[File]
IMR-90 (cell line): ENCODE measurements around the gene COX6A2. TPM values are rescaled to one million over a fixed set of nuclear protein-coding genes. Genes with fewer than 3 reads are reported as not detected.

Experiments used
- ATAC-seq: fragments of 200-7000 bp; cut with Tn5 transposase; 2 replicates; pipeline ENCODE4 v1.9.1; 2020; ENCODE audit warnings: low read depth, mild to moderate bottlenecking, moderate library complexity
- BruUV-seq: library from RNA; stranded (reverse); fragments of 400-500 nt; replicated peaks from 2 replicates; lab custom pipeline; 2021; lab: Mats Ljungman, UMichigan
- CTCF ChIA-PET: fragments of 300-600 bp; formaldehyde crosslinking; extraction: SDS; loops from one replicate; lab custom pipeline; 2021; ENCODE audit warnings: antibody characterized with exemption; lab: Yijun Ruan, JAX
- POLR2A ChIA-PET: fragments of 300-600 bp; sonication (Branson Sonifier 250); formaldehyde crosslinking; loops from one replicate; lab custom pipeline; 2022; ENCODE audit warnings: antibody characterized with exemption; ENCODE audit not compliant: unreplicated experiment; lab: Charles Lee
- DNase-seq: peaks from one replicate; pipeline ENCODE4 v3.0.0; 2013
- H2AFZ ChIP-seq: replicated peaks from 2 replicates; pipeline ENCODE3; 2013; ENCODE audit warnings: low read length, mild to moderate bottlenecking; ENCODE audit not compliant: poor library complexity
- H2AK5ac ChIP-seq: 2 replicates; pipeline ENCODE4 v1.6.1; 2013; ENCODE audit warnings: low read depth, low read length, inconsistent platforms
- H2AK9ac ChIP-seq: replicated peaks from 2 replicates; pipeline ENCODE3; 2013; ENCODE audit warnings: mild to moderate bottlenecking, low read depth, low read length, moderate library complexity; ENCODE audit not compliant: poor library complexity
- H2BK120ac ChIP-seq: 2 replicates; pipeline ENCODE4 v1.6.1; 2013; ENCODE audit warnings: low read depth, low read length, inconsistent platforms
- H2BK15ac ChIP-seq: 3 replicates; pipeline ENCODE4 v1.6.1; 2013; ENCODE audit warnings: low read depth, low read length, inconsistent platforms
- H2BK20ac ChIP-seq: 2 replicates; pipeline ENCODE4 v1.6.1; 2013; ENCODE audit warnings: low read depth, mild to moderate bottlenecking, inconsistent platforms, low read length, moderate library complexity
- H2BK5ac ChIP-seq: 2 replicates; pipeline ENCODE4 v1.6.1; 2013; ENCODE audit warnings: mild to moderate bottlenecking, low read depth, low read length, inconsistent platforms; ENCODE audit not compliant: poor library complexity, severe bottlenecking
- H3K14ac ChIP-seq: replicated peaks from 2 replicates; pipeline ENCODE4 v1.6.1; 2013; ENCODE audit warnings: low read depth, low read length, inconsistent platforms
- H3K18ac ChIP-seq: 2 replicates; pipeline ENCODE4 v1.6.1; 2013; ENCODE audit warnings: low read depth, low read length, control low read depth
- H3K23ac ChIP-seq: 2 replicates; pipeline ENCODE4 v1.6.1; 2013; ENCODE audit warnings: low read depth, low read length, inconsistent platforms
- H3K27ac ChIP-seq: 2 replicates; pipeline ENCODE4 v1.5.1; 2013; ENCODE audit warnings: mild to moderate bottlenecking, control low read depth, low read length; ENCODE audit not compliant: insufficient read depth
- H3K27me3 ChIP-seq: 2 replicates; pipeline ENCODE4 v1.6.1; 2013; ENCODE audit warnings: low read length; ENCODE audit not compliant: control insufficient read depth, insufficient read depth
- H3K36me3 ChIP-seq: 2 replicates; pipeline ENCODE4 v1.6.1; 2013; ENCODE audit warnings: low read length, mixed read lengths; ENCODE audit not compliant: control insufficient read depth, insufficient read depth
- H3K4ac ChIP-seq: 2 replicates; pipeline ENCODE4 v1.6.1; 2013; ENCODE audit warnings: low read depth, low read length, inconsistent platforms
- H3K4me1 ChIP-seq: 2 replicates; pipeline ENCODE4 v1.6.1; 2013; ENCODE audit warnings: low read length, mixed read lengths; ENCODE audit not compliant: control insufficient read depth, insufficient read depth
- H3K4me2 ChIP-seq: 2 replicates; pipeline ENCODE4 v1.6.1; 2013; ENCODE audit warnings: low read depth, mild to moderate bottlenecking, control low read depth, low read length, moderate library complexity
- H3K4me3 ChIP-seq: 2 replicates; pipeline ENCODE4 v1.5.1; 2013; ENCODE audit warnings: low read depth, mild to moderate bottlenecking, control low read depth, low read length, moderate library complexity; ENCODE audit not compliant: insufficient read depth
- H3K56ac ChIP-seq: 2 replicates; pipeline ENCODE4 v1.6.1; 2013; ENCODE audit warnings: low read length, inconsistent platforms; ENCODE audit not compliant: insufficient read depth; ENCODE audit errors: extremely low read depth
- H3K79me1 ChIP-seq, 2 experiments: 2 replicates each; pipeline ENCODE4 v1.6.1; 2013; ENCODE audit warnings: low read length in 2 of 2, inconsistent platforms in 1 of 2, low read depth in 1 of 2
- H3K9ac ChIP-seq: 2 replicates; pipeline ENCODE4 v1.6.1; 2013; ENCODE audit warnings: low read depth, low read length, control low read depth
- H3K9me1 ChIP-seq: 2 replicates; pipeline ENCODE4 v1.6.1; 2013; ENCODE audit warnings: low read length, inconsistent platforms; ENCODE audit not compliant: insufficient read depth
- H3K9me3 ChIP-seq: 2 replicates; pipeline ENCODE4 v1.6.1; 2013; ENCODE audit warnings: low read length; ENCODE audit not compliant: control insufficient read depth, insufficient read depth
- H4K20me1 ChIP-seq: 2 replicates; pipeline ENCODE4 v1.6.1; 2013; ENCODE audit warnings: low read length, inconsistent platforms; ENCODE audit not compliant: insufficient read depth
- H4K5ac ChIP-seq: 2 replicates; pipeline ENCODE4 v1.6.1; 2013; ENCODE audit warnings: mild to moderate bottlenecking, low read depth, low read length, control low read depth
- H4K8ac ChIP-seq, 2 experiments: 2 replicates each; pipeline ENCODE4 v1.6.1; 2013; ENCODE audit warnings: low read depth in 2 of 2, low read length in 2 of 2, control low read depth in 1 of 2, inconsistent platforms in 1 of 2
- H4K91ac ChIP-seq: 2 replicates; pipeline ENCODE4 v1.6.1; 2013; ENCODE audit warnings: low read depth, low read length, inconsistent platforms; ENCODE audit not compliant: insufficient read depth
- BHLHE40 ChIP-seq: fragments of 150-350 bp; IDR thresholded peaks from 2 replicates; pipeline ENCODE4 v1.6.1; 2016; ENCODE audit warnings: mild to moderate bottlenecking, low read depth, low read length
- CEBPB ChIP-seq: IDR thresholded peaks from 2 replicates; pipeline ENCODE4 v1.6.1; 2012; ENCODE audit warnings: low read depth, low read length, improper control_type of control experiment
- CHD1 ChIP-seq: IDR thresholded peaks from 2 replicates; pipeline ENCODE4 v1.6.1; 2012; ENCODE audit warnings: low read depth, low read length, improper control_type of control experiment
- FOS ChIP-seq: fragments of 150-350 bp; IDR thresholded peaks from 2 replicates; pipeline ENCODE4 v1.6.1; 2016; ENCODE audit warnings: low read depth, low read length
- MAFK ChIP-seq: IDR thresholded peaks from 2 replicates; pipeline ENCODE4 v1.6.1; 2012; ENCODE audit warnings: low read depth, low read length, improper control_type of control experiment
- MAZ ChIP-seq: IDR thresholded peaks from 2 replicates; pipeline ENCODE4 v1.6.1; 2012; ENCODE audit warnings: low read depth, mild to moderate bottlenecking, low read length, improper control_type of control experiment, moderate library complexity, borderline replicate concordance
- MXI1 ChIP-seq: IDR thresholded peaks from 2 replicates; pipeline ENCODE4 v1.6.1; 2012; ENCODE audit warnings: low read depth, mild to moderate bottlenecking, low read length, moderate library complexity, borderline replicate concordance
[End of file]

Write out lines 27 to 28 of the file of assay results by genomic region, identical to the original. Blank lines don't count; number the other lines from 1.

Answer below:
- H3K9ac ChIP-seq: 2 replicates; pipeline ENCODE4 v1.6.1; 2013; ENCODE audit warnings: low read depth, low read length, control low read depth
- H3K9me1 ChIP-seq: 2 replicates; pipeline ENCODE4 v1.6.1; 2013; ENCODE audit warnings: low read length, inconsistent platforms; ENCODE audit not compliant: insufficient read depth